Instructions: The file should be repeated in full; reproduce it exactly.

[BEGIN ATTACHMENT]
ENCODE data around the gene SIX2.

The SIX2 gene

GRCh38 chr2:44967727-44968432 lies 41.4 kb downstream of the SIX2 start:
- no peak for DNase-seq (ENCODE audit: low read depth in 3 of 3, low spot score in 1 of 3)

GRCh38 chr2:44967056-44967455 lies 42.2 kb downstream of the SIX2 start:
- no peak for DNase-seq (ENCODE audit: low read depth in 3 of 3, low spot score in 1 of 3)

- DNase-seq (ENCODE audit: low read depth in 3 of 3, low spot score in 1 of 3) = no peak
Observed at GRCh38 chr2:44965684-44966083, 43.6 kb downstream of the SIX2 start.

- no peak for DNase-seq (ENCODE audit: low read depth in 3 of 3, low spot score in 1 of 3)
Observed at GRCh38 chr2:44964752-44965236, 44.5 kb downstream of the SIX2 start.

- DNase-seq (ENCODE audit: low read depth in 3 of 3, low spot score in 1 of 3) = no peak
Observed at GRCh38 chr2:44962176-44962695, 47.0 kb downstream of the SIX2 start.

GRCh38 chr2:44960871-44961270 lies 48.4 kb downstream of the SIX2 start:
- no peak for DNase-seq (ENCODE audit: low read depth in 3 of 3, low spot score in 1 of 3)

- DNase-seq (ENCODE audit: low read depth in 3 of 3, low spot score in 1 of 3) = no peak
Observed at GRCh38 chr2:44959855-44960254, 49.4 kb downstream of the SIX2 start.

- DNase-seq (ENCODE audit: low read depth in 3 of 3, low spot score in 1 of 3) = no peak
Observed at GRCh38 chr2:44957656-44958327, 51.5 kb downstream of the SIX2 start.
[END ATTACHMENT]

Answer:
ENCODE data around the gene SIX2.

The SIX2 gene

GRCh38 chr2:44967727-44968432 lies 41.4 kb downstream of the SIX2 start:
- no peak for DNase-seq (ENCODE audit: low read depth in 3 of 3, low spot score in 1 of 3)

GRCh38 chr2:44967056-44967455 lies 42.2 kb downstream of the SIX2 start:
- no peak for DNase-seq (ENCODE audit: low read depth in 3 of 3, low spot score in 1 of 3)

- DNase-seq (ENCODE audit: low read depth in 3 of 3, low spot score in 1 of 3) = no peak
Observed at GRCh38 chr2:44965684-44966083, 43.6 kb downstream of the SIX2 start.

- no peak for DNase-seq (ENCODE audit: low read depth in 3 of 3, low spot score in 1 of 3)
Observed at GRCh38 chr2:44964752-44965236, 44.5 kb downstream of the SIX2 start.

- DNase-seq (ENCODE audit: low read depth in 3 of 3, low spot score in 1 of 3) = no peak
Observed at GRCh38 chr2:44962176-44962695, 47.0 kb downstream of the SIX2 start.

GRCh38 chr2:44960871-44961270 lies 48.4 kb downstream of the SIX2 start:
- no peak for DNase-seq (ENCODE audit: low read depth in 3 of 3, low spot score in 1 of 3)

- DNase-seq (ENCODE audit: low read depth in 3 of 3, low spot score in 1 of 3) = no peak
Observed at GRCh38 chr2:44959855-44960254, 49.4 kb downstream of the SIX2 start.

- DNase-seq (ENCODE audit: low read depth in 3 of 3, low spot score in 1 of 3) = no peak
Observed at GRCh38 chr2:44957656-44958327, 51.5 kb downstream of the SIX2 start.